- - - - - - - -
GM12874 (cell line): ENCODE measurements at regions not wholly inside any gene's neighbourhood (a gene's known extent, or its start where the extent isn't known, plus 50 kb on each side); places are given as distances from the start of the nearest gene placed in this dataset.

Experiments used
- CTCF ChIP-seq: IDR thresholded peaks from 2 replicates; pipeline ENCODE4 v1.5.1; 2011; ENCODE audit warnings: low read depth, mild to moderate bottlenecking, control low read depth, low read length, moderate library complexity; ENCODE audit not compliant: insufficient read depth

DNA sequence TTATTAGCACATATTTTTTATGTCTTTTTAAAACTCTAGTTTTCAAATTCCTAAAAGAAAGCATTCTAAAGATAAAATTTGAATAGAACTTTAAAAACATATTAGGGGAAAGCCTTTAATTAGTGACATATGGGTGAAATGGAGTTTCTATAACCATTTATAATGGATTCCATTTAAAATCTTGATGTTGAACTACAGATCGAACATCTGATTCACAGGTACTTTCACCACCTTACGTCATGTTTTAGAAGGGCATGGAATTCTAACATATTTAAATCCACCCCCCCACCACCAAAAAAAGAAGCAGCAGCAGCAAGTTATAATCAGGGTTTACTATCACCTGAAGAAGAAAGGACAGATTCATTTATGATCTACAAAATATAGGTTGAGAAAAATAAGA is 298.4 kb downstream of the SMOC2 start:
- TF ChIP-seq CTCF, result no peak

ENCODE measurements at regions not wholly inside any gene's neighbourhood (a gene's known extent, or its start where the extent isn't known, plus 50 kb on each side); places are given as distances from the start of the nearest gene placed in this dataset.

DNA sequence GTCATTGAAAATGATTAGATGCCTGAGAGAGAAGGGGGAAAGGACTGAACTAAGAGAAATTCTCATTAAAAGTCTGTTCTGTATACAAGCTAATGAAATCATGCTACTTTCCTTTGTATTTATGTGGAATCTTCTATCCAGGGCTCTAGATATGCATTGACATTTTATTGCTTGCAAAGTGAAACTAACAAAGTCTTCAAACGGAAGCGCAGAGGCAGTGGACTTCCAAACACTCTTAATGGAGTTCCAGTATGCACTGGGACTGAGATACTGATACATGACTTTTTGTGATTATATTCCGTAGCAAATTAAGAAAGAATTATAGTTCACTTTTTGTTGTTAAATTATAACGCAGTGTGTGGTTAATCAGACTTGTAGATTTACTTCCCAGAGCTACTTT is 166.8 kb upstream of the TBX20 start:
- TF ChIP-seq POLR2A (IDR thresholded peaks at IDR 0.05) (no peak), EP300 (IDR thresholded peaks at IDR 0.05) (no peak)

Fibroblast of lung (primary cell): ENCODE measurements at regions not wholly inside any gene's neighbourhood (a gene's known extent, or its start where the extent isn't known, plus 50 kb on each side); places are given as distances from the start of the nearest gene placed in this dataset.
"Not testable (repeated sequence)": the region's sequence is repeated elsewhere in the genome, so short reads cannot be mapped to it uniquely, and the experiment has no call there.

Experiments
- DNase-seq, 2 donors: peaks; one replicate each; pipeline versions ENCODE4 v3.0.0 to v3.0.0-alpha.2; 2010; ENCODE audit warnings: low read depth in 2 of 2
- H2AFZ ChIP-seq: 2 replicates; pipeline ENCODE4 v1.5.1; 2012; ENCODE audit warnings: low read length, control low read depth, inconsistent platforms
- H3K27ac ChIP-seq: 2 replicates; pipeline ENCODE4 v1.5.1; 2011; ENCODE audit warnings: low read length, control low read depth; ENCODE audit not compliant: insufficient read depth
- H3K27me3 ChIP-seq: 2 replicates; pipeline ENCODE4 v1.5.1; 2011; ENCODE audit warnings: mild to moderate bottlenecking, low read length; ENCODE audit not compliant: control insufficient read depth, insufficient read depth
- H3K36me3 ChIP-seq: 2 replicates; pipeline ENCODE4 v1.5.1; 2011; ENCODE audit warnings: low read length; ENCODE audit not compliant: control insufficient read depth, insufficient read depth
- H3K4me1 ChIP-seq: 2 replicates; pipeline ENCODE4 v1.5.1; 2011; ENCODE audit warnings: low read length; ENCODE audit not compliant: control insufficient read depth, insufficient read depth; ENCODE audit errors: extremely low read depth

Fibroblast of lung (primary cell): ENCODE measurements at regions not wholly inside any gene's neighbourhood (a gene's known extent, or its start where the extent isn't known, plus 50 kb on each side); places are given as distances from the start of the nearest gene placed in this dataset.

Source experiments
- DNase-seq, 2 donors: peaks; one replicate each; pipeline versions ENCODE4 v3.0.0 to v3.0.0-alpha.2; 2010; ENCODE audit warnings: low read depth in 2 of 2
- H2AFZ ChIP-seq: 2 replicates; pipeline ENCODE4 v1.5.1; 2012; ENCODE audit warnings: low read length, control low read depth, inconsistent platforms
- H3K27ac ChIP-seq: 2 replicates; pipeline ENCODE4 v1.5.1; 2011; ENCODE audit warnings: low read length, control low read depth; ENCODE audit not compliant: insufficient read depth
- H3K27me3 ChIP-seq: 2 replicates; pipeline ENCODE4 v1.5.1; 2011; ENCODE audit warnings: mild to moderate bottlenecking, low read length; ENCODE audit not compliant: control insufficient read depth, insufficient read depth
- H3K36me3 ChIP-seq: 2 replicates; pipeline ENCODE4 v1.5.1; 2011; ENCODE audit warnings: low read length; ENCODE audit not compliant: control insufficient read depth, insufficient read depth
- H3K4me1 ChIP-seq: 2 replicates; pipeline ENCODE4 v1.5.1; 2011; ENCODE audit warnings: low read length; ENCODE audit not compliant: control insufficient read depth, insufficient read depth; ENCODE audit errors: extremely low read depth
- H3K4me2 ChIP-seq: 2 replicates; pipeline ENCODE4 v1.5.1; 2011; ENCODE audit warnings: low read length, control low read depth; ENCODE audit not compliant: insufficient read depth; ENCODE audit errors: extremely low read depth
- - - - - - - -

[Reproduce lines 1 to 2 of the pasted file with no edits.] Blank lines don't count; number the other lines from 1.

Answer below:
GM12874 (cell line): ENCODE measurements at regions not wholly inside any gene's neighbourhood (a gene's known extent, or its start where the extent isn't known, plus 50 kb on each side); places are given as distances from the start of the nearest gene placed in this dataset.

Experiments used